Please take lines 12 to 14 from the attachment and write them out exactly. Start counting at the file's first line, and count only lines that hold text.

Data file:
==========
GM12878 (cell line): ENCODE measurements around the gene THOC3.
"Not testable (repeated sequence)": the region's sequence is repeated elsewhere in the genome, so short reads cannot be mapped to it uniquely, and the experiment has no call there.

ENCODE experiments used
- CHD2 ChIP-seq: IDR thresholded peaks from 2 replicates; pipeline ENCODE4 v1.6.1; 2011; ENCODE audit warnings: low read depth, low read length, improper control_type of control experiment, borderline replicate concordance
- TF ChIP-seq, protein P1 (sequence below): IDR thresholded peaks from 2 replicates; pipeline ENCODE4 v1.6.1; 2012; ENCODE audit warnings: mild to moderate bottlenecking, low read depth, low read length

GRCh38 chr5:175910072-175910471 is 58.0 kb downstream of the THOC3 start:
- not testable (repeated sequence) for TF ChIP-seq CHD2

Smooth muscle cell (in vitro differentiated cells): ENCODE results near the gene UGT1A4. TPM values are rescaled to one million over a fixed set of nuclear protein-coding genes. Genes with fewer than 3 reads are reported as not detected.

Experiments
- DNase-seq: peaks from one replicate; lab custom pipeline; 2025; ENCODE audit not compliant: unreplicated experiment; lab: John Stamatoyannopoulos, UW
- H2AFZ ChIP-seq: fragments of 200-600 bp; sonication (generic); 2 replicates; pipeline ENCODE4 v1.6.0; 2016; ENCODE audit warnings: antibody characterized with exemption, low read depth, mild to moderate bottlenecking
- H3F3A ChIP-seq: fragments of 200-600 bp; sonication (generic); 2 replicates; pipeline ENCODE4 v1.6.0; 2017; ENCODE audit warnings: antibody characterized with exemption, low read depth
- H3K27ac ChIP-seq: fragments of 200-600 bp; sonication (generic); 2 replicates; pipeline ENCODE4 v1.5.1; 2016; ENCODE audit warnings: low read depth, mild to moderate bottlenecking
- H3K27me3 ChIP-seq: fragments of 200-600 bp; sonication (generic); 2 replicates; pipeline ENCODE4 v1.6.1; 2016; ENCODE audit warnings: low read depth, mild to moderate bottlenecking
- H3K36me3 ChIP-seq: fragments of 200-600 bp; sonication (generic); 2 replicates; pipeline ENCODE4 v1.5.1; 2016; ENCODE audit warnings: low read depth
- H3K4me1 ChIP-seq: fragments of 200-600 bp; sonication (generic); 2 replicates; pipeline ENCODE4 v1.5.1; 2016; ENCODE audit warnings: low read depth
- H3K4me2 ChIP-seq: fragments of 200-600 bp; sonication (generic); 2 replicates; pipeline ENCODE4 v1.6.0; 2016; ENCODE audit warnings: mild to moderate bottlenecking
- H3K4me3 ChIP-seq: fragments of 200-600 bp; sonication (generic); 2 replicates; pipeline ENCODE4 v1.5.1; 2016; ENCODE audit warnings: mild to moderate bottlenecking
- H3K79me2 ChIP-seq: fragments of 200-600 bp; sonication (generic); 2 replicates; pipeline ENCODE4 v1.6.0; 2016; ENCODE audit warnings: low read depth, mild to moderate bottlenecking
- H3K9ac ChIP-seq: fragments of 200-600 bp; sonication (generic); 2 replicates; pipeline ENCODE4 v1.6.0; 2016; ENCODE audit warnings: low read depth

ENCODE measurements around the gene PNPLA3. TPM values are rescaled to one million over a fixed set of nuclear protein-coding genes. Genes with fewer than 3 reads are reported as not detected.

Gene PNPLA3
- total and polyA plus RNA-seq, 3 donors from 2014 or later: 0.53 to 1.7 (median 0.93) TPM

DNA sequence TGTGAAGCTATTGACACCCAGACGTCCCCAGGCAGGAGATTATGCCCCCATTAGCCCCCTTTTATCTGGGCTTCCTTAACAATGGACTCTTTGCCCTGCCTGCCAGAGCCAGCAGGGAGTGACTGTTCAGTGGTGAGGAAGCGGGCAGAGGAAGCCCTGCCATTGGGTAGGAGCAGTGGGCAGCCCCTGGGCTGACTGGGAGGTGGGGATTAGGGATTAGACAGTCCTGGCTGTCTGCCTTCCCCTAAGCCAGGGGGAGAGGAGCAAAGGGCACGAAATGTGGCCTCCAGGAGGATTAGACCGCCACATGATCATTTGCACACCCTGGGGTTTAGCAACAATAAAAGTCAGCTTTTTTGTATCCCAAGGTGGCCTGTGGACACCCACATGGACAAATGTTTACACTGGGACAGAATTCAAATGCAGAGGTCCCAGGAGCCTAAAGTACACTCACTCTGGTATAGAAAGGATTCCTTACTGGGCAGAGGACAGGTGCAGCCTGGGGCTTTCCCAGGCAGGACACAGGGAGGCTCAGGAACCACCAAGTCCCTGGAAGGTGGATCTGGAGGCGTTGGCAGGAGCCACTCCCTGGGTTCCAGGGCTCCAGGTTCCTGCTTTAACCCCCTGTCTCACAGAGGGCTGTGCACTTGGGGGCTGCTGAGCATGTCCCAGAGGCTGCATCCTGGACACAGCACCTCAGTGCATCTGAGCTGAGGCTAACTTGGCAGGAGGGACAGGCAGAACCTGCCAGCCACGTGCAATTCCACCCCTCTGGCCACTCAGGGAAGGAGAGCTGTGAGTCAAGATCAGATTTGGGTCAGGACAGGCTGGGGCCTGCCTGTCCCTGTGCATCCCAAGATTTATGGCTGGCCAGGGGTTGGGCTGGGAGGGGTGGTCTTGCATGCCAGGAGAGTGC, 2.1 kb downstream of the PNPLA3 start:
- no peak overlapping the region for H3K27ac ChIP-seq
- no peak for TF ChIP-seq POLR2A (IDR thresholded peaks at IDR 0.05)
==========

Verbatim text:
- H3F3A ChIP-seq: fragments of 200-600 bp; sonication (generic); 2 replicates; pipeline ENCODE4 v1.6.0; 2017; ENCODE audit warnings: antibody characterized with exemption, low read depth
- H3K27ac ChIP-seq: fragments of 200-600 bp; sonication (generic); 2 replicates; pipeline ENCODE4 v1.5.1; 2016; ENCODE audit warnings: low read depth, mild to moderate bottlenecking
- H3K27me3 ChIP-seq: fragments of 200-600 bp; sonication (generic); 2 replicates; pipeline ENCODE4 v1.6.1; 2016; ENCODE audit warnings: low read depth, mild to moderate bottlenecking